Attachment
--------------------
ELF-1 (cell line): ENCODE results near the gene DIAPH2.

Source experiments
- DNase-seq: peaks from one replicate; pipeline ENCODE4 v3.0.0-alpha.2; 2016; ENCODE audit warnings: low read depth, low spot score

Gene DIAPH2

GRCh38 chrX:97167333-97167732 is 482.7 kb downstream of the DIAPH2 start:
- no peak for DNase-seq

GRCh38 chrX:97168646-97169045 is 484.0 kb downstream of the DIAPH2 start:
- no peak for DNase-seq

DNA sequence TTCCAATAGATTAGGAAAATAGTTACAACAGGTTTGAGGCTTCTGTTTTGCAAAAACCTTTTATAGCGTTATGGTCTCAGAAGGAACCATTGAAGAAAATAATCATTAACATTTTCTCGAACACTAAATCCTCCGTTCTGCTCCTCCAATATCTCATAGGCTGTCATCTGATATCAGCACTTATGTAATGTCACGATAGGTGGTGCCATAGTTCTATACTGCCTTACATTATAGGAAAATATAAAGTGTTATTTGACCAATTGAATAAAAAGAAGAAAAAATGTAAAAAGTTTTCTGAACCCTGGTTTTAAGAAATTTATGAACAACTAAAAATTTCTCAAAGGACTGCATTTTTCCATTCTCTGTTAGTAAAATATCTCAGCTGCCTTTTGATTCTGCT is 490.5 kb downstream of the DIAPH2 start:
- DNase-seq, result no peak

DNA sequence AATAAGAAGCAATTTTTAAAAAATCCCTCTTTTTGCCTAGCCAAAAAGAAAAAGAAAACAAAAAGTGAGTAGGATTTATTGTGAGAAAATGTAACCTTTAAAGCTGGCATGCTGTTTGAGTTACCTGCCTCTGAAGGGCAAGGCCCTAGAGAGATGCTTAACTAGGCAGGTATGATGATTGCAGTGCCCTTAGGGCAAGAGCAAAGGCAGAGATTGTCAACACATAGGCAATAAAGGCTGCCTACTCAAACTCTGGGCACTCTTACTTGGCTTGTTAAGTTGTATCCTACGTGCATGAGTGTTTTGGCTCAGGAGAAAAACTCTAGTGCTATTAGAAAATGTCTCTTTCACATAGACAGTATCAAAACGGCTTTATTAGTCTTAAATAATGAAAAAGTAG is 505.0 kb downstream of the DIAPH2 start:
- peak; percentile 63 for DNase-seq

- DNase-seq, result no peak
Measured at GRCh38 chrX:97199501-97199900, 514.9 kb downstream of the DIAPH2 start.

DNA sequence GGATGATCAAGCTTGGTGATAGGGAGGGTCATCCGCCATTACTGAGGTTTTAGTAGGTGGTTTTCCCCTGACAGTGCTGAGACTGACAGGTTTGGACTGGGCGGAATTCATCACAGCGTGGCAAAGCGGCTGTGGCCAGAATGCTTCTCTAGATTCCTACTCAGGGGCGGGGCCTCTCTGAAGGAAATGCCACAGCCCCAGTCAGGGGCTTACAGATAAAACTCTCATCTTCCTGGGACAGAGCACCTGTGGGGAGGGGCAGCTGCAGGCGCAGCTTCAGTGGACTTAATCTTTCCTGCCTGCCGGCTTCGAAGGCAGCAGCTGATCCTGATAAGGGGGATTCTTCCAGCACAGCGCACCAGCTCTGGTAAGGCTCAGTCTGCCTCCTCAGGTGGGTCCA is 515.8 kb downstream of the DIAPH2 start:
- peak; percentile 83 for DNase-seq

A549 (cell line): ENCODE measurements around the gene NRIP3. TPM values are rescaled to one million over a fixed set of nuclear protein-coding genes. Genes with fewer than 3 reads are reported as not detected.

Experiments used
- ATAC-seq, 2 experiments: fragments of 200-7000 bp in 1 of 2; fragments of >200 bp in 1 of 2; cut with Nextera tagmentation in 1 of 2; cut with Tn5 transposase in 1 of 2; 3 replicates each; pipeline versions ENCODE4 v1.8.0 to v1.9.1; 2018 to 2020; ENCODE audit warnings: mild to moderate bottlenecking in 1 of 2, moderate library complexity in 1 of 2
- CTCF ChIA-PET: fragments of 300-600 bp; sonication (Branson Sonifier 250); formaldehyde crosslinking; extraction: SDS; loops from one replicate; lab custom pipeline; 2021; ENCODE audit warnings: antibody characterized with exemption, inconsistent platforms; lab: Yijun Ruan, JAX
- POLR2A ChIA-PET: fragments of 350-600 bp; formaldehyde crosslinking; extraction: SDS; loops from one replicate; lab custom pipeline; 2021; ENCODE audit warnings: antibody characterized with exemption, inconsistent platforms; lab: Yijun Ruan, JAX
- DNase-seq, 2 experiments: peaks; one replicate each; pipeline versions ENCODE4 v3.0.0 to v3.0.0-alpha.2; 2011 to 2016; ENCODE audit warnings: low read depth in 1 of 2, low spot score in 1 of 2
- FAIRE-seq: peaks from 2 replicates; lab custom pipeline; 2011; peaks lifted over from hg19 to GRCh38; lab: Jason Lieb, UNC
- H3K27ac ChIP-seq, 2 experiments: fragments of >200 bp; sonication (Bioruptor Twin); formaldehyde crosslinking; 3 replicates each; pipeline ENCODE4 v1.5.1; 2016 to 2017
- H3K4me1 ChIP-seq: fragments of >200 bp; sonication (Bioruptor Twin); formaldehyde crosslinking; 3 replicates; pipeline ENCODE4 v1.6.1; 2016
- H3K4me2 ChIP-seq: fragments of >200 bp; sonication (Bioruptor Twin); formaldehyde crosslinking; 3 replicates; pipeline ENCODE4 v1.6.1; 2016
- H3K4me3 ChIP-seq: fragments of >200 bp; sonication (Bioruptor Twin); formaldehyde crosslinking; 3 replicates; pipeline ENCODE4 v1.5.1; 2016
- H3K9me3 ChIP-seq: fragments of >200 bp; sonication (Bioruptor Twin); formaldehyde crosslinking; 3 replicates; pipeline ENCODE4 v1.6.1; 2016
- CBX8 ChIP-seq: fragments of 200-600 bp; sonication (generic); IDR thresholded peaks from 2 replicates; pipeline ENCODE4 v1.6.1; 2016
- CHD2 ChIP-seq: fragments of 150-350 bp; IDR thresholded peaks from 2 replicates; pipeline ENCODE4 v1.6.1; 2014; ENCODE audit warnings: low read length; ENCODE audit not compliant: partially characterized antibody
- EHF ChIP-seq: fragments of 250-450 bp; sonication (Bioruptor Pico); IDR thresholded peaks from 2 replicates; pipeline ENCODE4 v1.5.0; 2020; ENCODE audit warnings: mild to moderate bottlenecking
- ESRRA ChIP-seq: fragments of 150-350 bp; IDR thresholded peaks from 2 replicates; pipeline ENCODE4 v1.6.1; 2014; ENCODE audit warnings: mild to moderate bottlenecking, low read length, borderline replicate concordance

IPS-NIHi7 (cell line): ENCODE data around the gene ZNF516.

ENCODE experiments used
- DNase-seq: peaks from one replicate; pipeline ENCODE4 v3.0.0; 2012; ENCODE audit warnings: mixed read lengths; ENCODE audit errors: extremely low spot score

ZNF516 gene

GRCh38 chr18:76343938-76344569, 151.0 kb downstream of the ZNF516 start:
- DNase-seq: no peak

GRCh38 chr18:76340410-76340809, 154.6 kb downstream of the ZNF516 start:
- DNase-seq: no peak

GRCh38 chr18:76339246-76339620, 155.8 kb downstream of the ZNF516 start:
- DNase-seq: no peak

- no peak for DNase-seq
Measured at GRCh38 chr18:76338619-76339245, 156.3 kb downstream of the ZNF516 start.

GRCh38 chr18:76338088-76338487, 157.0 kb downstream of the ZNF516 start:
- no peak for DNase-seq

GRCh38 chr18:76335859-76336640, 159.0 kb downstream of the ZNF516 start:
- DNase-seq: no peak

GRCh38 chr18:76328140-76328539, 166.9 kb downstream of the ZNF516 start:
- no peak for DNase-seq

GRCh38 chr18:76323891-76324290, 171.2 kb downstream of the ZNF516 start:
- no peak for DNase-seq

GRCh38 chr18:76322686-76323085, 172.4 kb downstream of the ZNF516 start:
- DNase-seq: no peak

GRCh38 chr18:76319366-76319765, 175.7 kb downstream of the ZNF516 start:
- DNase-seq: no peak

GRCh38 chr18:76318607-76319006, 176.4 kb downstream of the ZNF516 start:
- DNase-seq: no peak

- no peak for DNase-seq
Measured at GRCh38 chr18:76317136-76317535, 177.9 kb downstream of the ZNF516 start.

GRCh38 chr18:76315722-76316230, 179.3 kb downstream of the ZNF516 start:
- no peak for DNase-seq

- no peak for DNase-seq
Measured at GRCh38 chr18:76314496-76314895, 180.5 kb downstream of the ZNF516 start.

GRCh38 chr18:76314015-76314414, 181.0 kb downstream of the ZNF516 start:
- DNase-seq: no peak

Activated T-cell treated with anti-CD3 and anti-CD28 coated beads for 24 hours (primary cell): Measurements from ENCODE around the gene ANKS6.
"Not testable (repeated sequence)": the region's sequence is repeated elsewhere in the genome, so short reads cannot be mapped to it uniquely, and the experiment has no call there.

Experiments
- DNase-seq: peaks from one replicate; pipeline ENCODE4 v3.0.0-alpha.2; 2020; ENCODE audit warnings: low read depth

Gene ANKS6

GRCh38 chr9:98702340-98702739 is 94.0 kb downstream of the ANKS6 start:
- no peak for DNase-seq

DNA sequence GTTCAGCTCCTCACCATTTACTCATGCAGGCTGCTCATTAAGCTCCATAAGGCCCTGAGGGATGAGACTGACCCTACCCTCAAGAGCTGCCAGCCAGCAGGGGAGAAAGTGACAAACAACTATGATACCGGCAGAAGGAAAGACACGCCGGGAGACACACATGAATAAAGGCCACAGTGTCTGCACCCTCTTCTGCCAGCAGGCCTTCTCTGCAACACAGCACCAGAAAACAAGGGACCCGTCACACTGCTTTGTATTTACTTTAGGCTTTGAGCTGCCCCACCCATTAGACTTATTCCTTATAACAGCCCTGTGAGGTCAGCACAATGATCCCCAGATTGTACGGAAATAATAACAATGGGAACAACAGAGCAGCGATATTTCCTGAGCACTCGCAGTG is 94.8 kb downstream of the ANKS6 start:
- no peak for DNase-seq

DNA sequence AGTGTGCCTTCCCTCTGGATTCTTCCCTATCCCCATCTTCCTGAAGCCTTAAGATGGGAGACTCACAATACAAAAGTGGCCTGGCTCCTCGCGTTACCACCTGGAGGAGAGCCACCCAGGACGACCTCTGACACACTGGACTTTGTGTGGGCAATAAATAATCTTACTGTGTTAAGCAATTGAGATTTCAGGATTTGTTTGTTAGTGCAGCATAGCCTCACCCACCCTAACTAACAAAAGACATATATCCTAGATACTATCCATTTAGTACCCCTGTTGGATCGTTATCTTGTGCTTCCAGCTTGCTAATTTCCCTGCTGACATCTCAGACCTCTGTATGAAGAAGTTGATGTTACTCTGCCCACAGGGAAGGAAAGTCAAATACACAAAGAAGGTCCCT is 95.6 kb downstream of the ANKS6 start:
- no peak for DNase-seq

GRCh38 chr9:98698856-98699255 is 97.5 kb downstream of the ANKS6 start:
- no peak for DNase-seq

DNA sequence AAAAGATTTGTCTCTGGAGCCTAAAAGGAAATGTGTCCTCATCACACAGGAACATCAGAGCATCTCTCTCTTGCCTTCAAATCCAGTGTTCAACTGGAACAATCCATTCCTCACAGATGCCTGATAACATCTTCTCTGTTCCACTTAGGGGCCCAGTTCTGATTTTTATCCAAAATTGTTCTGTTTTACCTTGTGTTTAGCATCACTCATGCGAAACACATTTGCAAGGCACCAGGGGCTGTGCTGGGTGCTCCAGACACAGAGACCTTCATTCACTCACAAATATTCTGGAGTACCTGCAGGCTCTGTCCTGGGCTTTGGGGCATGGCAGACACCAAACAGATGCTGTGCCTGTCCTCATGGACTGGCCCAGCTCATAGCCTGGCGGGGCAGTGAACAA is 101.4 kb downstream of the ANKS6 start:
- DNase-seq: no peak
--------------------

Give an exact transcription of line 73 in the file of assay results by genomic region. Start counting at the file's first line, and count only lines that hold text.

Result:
- no peak for DNase-seq